Why Major in Astronomy & Astrophysics?
The answer is two-fold. First, modern-day astronomy is a fast-moving and exciting field which addresses such fundamental questions as “How old is the Universe” and “Is there life out there among the stars?” Majoring in Astronomy & Astrophysics will have you routinely thinking about such things as black holes, galaxies, and extra-solar planets and will add new depth and richness to your view of the nighttime sky. Second, an undergraduate degree in Astronomy & Astrophysics will have you poised for a successful leap into the next important stage of your life, whether it be a continuation of your education in graduate school or entry into the job market.
A recent study by the Georgetown Center on Education and the Workforce reveals that the current unemployment rate for those whose undergraduate major was Astronomy & Astrophysics is 0% (that’s zero percent)! An earlier study by the Georgetown Center also showed that science and engineering graduates generally have significantly higher earnings over the course of their working careers than those with other majors.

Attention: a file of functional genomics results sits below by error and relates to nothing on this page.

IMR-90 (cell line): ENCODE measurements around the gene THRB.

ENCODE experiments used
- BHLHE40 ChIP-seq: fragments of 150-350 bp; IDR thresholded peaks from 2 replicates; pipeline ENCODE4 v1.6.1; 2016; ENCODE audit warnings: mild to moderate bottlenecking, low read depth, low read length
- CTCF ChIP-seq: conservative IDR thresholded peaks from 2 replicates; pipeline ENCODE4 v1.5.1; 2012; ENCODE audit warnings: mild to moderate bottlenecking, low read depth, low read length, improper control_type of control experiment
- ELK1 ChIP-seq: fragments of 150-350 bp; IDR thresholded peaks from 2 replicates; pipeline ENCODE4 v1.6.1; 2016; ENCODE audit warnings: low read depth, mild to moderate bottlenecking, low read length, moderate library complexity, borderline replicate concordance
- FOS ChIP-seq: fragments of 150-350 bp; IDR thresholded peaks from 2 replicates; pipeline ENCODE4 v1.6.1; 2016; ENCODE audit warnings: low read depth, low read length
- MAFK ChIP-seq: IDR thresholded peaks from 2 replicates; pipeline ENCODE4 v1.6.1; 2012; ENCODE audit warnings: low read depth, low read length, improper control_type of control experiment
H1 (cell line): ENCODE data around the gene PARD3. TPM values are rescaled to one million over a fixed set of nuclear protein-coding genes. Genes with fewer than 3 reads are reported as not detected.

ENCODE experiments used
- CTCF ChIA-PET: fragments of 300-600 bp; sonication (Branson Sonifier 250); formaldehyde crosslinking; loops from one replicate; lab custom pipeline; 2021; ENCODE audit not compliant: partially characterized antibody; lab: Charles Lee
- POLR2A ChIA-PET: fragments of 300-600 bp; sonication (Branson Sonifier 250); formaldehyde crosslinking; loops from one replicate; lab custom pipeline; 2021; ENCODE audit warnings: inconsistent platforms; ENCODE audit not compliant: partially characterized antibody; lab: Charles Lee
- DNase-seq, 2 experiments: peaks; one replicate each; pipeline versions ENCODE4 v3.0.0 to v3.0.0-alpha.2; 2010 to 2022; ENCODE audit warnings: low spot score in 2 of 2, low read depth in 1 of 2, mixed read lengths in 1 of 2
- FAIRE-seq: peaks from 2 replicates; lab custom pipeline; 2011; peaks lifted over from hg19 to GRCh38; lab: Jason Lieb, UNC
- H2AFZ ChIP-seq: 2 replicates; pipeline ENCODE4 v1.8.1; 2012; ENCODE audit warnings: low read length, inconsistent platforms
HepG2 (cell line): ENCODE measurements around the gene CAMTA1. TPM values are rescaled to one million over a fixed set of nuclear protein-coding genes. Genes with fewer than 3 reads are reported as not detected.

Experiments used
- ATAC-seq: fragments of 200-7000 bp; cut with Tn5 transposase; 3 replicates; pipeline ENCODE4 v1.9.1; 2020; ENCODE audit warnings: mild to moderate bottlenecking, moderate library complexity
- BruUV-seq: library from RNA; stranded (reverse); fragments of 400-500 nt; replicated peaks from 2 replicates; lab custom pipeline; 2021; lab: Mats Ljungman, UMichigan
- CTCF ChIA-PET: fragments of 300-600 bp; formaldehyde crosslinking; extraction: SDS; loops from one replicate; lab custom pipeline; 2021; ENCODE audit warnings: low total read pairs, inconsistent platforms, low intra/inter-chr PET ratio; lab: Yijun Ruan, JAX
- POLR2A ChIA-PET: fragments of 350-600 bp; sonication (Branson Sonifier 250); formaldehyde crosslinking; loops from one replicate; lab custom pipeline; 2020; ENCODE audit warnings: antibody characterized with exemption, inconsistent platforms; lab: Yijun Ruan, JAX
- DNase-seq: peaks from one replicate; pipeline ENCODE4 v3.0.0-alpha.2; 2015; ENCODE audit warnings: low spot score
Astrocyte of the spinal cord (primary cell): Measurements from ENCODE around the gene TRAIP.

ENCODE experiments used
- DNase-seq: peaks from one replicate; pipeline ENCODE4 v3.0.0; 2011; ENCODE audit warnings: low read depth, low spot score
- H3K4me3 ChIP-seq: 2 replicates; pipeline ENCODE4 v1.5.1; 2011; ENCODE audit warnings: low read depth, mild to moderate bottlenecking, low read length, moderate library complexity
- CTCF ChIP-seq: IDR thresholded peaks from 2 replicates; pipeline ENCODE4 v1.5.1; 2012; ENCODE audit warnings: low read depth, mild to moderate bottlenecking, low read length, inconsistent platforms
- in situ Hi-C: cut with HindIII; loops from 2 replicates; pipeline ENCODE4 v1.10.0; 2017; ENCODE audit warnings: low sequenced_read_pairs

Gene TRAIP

So what do Astronomy & Astrophysics majors do after they receive their degrees? A survey of Villanova’s own Astronomy & Astrophysics alumni shows them to be placed in all areas of the business sector (technical and non-technical), in education, working for government agencies (military and civilian), and working as professional astronomers. The attributes of an Astronomy & Astrophysics education that makes majors so employable are several: the work ethic developed through completion of a challenging major, strong problem-solving skills, mathematical literacy, computer programming skills, and a broad base of knowledge that results from completion of a technical major in a Liberal Arts university like Villanova. In brief, the successful completion of a major in Astronomy & Astrophysics assures that many doors will be open upon graduation.
The results of the Georgetown Center study can be found here.
For a pdf version, click above.
For a pdf version, click above